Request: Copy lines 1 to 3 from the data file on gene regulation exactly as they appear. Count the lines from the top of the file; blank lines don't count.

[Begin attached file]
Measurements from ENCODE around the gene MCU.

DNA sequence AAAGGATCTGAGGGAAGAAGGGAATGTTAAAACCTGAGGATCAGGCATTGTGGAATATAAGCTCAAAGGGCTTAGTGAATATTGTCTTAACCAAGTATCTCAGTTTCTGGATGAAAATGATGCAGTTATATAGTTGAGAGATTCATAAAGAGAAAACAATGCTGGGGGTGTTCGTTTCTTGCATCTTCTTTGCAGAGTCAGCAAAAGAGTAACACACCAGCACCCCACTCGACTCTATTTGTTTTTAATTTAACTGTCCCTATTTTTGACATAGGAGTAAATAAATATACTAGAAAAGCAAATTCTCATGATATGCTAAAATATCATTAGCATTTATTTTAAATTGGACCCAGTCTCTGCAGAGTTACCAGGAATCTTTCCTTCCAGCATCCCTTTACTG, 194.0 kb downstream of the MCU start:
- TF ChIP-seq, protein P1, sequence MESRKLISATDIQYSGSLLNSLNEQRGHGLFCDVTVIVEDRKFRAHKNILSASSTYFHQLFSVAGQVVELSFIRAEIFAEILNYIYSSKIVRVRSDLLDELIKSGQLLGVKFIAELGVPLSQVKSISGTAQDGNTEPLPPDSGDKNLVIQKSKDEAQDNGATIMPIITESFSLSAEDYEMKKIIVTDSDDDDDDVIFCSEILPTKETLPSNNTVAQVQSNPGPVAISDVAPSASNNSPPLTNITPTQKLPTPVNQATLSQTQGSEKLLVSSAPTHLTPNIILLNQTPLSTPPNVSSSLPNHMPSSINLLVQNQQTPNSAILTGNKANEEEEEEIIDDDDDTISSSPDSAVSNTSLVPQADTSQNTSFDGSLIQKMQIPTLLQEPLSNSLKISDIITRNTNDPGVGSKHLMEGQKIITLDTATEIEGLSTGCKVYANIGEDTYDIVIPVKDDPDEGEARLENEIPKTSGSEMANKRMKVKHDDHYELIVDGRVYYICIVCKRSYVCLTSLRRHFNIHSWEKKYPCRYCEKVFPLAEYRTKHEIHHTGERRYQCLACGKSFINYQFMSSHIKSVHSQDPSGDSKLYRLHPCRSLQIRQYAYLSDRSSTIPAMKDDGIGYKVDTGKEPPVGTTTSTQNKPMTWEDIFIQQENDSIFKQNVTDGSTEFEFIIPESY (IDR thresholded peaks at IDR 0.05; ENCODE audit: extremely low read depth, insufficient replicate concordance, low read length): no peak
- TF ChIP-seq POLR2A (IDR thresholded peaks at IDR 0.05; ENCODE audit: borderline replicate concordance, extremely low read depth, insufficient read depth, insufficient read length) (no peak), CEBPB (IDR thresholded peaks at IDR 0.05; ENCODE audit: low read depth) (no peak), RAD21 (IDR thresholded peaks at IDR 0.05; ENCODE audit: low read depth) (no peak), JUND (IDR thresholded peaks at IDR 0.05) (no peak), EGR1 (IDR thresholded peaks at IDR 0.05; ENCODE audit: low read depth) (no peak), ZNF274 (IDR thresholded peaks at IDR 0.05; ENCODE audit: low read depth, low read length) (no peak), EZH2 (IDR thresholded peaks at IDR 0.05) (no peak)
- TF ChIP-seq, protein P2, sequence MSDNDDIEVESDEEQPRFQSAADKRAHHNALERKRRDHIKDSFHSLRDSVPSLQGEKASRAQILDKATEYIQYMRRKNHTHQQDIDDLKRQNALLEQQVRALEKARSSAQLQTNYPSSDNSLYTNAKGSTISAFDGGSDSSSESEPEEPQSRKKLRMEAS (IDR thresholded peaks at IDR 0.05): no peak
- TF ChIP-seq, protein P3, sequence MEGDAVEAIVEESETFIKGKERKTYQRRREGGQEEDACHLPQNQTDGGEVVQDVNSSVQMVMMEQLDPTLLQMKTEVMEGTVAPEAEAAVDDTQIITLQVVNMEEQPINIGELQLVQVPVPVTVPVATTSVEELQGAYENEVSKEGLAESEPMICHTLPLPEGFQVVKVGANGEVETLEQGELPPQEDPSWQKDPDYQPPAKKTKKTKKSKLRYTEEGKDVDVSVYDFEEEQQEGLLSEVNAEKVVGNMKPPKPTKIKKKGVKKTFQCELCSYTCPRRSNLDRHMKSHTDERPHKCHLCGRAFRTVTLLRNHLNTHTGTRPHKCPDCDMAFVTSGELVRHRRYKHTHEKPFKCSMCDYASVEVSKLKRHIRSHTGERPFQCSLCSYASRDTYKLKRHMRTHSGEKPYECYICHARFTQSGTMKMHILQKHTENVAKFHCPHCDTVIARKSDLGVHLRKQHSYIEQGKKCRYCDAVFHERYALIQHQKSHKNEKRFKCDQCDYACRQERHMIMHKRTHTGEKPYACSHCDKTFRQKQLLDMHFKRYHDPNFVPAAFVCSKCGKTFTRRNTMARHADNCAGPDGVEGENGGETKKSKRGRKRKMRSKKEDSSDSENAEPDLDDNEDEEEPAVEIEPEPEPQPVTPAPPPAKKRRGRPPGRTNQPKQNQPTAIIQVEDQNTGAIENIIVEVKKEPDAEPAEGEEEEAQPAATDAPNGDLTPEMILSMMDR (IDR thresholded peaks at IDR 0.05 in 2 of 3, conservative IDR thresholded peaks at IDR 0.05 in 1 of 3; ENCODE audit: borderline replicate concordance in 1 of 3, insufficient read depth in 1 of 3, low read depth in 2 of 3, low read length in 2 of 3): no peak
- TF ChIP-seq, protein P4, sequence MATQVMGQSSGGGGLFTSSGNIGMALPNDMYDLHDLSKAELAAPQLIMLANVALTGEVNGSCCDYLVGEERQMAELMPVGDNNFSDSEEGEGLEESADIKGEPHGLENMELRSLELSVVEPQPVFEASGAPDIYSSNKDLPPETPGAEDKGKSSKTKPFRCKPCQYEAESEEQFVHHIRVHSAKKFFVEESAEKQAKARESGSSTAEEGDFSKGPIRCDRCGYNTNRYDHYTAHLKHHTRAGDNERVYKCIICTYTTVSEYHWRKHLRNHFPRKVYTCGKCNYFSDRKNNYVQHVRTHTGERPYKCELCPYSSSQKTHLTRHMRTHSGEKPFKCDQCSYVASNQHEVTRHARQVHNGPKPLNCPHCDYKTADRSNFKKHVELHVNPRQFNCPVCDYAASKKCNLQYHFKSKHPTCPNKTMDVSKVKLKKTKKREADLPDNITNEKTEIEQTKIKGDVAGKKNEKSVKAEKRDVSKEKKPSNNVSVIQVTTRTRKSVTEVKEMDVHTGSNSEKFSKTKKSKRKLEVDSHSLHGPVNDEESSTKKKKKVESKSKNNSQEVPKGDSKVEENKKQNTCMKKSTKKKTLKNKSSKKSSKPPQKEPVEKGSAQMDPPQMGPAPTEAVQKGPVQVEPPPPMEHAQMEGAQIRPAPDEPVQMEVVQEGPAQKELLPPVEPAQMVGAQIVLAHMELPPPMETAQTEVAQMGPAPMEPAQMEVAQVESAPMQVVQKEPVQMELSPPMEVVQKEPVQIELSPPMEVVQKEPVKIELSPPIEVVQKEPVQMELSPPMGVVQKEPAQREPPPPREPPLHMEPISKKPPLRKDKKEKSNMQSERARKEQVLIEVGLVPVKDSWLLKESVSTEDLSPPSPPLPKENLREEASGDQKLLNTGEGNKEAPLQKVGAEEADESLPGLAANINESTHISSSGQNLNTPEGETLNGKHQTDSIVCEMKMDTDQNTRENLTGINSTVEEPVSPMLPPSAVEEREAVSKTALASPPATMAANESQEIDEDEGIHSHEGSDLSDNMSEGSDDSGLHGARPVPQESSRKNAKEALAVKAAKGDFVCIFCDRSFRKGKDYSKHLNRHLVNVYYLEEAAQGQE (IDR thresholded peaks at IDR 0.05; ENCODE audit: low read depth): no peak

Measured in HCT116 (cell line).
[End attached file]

Measurements from ENCODE around the gene MCU.

DNA sequence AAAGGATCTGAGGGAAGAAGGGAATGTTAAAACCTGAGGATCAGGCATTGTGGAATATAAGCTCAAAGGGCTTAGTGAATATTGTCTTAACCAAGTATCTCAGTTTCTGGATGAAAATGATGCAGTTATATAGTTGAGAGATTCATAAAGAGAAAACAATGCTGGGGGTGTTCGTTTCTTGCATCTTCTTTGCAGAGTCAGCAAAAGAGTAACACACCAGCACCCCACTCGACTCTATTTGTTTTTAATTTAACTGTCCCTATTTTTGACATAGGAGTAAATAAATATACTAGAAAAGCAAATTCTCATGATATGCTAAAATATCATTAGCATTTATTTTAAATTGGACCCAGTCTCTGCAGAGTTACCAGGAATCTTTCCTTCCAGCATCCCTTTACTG, 194.0 kb downstream of the MCU start:
- TF ChIP-seq, protein P1, sequence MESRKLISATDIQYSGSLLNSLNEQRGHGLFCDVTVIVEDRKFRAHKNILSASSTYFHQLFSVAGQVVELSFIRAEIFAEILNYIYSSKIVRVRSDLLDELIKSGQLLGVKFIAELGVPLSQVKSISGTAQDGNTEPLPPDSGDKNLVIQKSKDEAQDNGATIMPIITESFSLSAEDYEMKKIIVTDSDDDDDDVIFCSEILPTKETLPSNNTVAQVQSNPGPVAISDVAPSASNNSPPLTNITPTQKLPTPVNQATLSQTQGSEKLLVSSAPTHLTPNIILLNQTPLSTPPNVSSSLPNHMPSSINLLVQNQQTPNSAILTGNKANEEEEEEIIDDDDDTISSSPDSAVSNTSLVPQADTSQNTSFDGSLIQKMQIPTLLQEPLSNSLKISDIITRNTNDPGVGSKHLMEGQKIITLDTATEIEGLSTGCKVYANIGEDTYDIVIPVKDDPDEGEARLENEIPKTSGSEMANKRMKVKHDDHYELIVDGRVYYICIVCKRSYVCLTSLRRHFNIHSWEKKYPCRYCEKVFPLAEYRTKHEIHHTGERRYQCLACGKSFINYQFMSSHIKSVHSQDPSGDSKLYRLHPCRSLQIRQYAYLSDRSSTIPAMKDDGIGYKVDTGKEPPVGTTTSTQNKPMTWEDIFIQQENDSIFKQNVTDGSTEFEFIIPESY (IDR thresholded peaks at IDR 0.05; ENCODE audit: extremely low read depth, insufficient replicate concordance, low read length): no peak